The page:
Friday, November 14, 2008

Worrying About Our Pets Over the Holidays


I just wanted to thank all of the kind people who have sent such beautiful, compassionate messages about the passing of my dear Tessie. Thank you all so much for your support. It has meant so much to me--more than you can imagine. Pictured above is my new dog Bleu who I rescued from http://www.huskyhavenofla.org/. This kind rescuer took him in after his owners brought him to the shelter to euthanize him because he has irritable bowel disease and pancreatic insufficiency. I will write more about him later, but he has been a tremendous source of comfort to me. I feel Tessie's presence many times with him and I know she sent him to me because she didn't want me to be so lonely. I miss her so much and am so sad that she didn't get the long life I had hoped for. But, she had 3 beautiful years filled with love and happiness which I hope made up for the terrible life she known before (see prior posts).
In any case, I wanted to take a moment to send compassion to those of you who have sick pets right now over the holidays. I know how you must be worrying and want you to know that there is always hope. Even if you have never used supplements and eat a terrible diet yourself, it is never too late to start anew. Please try to read some of the pages on AskAriel.com about diet and nutrition. Many of the same principles that apply to people, apply to pets and vice versa. I know it is tempting when you are worrying about your pet to eat poorly for yourself and giving your pet anything he or she wants. This is NOT a good strategy. Try to remember that everything you eat and everything your pets eat can affect change--good or bad, depending upon what is consumed. For example, giving your pet freshly steamed vegetables such as green beans can usually give them not only nourishment, but vitality and life force. When you are feeling down, knowledge is power. Dr. Gordon and I spent years writing the pages for you to read so try to look up the different health conditions and review our comments about them. We also have many commentaries about how to use holistic and conventional veterinary care that are new and full of information.
My thoughts are with you during this difficult time as not only is it a rough economy and the busy holiday season, but having a sick pet can be so emotionally stressful. Do the best you can and read as much as you can. Thanks to you all again for the kind and compassionate messages---your personal messages have been much appreciated.

Sunday, November 9, 2008

How To Give Your Pet A Pill

Thought these tips on how to give your pet a pill might be helpful:

1) “Hide” the pill in food—Try to convince your pet “it’s not a pill, it’s a treat”. You can hide the pill in a special food or treat that you ONLY use at pill time. Try some premium canned pet food, hummus (low allergen, low fat ground chickpea spread), mashed potatoes, baby food, canned pumpkin or a Pill Pocket. Do NOT use peanut butter, cookie dough or full fat cream cheese or other cheese. Many pets are allergic to the ingredients in all of these and they are too high in fat. Some cats will respond nicely to salmon spread and many pets really like Tofutti Better Than Cream Cheese, a dairy alternative, available in most grocery stores.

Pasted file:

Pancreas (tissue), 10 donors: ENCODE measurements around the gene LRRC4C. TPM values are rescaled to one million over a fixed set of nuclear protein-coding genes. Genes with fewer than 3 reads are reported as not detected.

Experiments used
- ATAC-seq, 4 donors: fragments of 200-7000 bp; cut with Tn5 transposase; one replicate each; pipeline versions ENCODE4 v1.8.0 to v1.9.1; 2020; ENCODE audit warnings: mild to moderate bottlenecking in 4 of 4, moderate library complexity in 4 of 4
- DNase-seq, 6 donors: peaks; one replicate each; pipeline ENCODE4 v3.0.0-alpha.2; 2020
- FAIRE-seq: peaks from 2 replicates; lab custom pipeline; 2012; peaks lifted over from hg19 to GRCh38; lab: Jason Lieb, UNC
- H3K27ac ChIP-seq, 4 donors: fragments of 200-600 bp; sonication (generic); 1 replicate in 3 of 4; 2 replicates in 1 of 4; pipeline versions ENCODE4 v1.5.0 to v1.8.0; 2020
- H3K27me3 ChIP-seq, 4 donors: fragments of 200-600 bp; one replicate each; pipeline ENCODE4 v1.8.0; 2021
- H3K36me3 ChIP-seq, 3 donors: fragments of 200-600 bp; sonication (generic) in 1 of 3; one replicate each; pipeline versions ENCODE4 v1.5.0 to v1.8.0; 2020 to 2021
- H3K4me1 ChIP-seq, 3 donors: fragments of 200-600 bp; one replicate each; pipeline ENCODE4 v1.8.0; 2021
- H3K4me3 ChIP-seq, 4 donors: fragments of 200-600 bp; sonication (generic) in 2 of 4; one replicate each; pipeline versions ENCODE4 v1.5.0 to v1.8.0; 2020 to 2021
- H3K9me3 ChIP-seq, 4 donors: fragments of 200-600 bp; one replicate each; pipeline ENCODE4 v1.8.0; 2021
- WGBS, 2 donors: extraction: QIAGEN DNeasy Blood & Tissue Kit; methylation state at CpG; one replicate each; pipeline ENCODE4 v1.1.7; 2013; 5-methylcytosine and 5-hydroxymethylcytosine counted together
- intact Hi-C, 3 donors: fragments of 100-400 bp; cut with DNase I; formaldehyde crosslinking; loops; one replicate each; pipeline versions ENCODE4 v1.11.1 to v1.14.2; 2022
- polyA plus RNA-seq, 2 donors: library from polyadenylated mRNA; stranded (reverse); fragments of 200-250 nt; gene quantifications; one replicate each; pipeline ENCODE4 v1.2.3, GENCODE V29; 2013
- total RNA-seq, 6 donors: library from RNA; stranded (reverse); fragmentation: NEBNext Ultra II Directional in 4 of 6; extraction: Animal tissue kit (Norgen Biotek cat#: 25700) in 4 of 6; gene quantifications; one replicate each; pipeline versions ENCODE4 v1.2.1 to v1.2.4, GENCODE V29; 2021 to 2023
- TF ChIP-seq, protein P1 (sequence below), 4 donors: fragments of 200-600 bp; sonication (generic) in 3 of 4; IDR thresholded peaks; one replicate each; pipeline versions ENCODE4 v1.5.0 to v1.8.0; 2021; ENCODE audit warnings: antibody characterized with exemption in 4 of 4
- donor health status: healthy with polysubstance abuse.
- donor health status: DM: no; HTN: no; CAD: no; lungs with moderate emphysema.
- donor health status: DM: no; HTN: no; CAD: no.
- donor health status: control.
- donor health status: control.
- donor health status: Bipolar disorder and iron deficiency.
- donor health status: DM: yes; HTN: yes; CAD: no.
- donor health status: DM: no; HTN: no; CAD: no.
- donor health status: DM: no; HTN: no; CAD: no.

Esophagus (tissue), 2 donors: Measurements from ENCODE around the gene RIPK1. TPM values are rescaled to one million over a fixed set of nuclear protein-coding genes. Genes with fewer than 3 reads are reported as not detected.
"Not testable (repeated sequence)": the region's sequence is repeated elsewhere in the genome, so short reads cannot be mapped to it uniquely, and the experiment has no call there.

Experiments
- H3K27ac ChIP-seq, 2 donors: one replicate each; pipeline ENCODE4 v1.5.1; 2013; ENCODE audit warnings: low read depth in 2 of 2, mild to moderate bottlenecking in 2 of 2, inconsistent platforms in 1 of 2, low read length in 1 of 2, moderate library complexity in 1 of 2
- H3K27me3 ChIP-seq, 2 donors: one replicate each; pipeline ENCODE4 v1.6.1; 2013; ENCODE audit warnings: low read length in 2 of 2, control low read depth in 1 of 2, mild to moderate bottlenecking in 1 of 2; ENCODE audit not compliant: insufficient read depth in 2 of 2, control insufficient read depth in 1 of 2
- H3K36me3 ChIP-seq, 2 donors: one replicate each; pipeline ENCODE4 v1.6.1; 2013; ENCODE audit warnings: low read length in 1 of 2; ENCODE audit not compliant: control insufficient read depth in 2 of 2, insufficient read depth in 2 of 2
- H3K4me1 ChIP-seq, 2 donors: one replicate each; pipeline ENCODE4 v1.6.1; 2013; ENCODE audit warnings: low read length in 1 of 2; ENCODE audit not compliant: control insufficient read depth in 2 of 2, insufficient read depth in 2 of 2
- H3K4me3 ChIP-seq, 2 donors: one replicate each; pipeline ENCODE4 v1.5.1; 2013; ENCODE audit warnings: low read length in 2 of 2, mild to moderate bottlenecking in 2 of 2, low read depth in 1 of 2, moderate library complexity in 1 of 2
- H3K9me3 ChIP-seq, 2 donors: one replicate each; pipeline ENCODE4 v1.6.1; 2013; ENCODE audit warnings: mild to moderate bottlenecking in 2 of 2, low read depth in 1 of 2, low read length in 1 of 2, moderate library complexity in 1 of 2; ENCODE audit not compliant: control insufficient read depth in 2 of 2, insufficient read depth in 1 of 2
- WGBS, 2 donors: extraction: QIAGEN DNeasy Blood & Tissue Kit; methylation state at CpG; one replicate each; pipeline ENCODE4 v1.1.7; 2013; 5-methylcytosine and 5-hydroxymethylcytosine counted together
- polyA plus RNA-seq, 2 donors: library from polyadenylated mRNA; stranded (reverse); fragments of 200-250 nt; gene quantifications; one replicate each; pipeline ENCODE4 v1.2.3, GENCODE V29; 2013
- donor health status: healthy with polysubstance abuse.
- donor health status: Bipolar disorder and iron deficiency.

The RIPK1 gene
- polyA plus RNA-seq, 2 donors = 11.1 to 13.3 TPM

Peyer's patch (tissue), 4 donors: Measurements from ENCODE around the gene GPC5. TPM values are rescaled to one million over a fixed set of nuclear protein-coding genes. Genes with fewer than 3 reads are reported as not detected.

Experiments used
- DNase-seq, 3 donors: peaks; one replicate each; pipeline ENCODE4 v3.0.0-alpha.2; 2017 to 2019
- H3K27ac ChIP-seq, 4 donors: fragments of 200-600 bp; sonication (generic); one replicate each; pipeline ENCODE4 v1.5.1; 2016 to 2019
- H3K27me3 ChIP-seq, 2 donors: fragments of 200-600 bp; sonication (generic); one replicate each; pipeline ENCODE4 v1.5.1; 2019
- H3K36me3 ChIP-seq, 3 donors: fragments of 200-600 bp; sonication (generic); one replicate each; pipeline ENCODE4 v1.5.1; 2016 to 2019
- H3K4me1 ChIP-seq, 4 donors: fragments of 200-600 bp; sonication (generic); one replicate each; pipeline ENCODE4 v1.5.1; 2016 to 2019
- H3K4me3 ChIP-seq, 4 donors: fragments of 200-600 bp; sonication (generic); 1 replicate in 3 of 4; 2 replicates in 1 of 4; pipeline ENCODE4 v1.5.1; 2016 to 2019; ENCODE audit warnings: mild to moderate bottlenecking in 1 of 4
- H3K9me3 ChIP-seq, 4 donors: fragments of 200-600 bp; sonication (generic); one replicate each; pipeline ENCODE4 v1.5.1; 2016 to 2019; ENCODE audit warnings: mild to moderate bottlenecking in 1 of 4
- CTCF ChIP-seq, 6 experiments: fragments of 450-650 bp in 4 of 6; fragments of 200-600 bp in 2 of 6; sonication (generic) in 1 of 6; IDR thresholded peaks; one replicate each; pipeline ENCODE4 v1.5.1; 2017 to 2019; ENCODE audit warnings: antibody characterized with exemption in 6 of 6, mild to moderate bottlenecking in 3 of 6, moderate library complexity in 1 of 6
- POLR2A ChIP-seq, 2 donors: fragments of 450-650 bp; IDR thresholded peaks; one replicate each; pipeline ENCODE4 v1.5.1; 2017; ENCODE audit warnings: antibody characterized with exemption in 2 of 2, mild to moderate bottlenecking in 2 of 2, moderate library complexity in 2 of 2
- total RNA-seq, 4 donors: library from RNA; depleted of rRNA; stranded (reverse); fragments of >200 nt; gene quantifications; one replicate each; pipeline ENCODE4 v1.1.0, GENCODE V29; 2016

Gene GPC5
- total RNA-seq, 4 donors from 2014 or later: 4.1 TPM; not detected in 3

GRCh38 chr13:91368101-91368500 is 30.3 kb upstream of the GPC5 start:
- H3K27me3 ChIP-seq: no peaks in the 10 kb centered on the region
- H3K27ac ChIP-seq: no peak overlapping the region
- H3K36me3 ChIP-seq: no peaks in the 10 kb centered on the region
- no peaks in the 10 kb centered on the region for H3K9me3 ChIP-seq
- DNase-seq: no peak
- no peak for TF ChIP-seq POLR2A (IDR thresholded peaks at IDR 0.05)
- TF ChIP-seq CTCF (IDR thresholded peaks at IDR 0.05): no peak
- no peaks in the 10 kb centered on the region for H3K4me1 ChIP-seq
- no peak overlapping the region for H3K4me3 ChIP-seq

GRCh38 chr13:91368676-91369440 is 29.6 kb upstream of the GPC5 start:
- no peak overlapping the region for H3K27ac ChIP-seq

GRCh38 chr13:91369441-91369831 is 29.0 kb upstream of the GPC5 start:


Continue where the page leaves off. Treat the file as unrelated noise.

2) Be sure when you hide the pill that the food is “bite-size”. You may need to cut the pill. When hiding the pill, be careful not to use too much food—you may find that ½ a Pill Pocket, for example, is sufficient. If you give too much food, then your pet will start to chew the treat and the pill will be spit out. Use the bare minimum of covering---just enough for a quick gulp!

3) Be sure your pet swallows the pill. Many times people assume that if the pill is in their pet’s bowl, then it was eaten. You might find the pill throughout the house, so please be sure your pet swallowed the pill.

4) Unless your pet inhales food routinely, do NOT mix the pill into the pet’s regular food. Often times, the pet will stop eating the food. You need to give the pill separately from the food if your pet has any type of pickiness.

5) Most pills can be crushed or opened, mixed with water and given in a syringe. This technique works very well, especially with cats. Open the capsule of the supplement or medication, or crush the pill, mix with water, broth or tuna water and syringe into your pet’s mouth. Syringes can be purchased at any drug store or at your veterinarian’s office.

6) If all else fails and your pet consistently spits out the pill, then you will need to open your pet’s mouth, place the pill quickly into the back of the mouth, close the mouth and then gently massage the throat to ensure the pill is swallowed (while holding the jaws shut). This is a lot easier than it sounds and sometimes may be your only option. Your veterinarian’s office can show you how. Often, when pets realize that they have two choices: have the pill placed in the back of their mouth or take the treat, they suddenly start to cooperate.

7) Compliance with pills in the end, comes down to your ability to take control of your pet and your belief in the benefits of the medication or supplement. If you don’t feel good about giving the product, then after a few days, you may find you haven’t complied with your doctor or pet health practitioner’s instructions. Understanding the benefits of what you are using will help keep you going as in many cases, giving an uncooperative pet pills does take time and can be stressful.